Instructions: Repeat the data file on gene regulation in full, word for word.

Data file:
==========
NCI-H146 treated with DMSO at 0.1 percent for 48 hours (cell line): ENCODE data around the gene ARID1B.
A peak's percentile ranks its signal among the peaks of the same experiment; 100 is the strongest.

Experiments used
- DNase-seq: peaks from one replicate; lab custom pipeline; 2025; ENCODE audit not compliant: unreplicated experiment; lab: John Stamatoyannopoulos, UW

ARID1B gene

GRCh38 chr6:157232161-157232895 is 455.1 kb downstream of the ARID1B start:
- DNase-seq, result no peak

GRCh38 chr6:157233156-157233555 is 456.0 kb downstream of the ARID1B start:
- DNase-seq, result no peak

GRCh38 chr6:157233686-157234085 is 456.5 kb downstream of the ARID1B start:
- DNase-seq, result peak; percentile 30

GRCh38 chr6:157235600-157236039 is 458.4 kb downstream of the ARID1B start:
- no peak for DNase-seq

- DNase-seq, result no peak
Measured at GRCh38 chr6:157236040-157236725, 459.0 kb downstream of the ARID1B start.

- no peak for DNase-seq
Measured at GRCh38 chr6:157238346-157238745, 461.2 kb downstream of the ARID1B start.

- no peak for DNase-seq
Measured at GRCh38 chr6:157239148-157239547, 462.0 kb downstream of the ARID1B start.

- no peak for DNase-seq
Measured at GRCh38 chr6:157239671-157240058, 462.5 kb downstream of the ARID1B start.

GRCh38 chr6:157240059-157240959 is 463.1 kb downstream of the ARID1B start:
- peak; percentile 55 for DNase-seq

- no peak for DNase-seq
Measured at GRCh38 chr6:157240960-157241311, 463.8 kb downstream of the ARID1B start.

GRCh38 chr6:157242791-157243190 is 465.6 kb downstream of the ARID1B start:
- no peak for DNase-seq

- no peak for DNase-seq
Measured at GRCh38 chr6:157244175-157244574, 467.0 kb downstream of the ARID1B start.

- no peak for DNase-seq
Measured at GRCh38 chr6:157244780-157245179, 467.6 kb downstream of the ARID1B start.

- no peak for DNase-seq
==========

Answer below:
NCI-H146 treated with DMSO at 0.1 percent for 48 hours (cell line): ENCODE data around the gene ARID1B.
A peak's percentile ranks its signal among the peaks of the same experiment; 100 is the strongest.

Experiments used
- DNase-seq: peaks from one replicate; lab custom pipeline; 2025; ENCODE audit not compliant: unreplicated experiment; lab: John Stamatoyannopoulos, UW

ARID1B gene

GRCh38 chr6:157232161-157232895 is 455.1 kb downstream of the ARID1B start:
- DNase-seq, result no peak

GRCh38 chr6:157233156-157233555 is 456.0 kb downstream of the ARID1B start:
- DNase-seq, result no peak

GRCh38 chr6:157233686-157234085 is 456.5 kb downstream of the ARID1B start:
- DNase-seq, result peak; percentile 30

GRCh38 chr6:157235600-157236039 is 458.4 kb downstream of the ARID1B start:
- no peak for DNase-seq

- DNase-seq, result no peak
Measured at GRCh38 chr6:157236040-157236725, 459.0 kb downstream of the ARID1B start.

- no peak for DNase-seq
Measured at GRCh38 chr6:157238346-157238745, 461.2 kb downstream of the ARID1B start.

- no peak for DNase-seq
Measured at GRCh38 chr6:157239148-157239547, 462.0 kb downstream of the ARID1B start.

- no peak for DNase-seq
Measured at GRCh38 chr6:157239671-157240058, 462.5 kb downstream of the ARID1B start.

GRCh38 chr6:157240059-157240959 is 463.1 kb downstream of the ARID1B start:
- peak; percentile 55 for DNase-seq

- no peak for DNase-seq
Measured at GRCh38 chr6:157240960-157241311, 463.8 kb downstream of the ARID1B start.

GRCh38 chr6:157242791-157243190 is 465.6 kb downstream of the ARID1B start:
- no peak for DNase-seq

- no peak for DNase-seq
Measured at GRCh38 chr6:157244175-157244574, 467.0 kb downstream of the ARID1B start.

- no peak for DNase-seq
Measured at GRCh38 chr6:157244780-157245179, 467.6 kb downstream of the ARID1B start.

- no peak for DNase-seq